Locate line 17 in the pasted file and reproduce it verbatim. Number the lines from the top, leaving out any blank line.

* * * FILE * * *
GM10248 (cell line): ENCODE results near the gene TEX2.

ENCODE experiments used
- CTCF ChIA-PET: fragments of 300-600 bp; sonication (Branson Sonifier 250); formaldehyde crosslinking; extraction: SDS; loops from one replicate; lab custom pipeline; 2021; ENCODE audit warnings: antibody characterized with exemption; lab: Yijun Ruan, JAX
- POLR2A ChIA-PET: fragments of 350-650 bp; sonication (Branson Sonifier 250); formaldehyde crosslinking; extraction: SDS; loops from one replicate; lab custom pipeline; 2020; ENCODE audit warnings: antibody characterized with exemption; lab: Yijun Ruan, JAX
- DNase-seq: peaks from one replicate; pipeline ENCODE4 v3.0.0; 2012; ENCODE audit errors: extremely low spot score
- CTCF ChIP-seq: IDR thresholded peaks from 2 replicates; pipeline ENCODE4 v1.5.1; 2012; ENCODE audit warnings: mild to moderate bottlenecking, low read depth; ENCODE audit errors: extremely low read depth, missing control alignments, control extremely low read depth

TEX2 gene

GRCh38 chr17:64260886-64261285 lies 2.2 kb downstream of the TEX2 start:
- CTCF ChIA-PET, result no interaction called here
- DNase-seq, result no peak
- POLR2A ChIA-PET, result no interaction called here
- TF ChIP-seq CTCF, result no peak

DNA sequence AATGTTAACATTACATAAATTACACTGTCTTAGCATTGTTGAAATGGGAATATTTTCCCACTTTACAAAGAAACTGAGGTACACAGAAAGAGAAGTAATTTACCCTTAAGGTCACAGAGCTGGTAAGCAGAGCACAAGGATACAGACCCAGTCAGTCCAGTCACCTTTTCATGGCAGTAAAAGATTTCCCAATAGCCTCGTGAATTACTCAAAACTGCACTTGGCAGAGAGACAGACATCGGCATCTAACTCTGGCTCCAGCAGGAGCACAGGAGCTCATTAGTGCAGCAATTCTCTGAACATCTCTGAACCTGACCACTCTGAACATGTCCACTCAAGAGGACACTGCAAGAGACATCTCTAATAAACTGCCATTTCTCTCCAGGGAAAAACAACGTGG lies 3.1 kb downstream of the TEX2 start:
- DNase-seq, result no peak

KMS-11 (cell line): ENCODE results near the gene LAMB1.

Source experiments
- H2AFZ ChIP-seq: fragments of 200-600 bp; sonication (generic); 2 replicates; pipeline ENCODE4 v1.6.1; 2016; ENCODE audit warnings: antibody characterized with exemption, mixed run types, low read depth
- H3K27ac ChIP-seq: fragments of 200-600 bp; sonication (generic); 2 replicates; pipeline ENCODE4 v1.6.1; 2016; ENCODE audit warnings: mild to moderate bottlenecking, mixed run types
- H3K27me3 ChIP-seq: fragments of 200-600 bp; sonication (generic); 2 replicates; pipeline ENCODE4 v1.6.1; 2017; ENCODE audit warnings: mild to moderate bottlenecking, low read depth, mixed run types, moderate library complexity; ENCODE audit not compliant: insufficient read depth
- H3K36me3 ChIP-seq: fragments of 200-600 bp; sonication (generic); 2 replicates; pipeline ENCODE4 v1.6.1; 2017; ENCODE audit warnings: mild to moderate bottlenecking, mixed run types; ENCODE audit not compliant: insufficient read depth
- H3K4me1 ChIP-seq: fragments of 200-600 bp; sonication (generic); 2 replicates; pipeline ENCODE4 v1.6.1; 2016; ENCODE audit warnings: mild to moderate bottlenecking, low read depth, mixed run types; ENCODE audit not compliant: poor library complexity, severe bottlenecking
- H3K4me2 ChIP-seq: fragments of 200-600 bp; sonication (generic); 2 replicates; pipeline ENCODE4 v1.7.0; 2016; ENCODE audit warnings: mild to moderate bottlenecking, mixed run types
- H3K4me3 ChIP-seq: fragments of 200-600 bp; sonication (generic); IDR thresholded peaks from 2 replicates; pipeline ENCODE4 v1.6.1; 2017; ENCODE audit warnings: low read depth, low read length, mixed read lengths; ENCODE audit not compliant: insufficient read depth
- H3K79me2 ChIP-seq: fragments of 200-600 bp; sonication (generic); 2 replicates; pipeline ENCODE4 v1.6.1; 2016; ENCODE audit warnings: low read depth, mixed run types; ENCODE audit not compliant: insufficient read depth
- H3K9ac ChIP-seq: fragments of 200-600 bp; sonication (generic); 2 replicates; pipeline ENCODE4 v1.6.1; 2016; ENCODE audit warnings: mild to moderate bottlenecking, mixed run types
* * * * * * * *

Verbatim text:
- H2AFZ ChIP-seq: fragments of 200-600 bp; sonication (generic); 2 replicates; pipeline ENCODE4 v1.6.1; 2016; ENCODE audit warnings: antibody characterized with exemption, mixed run types, low read depth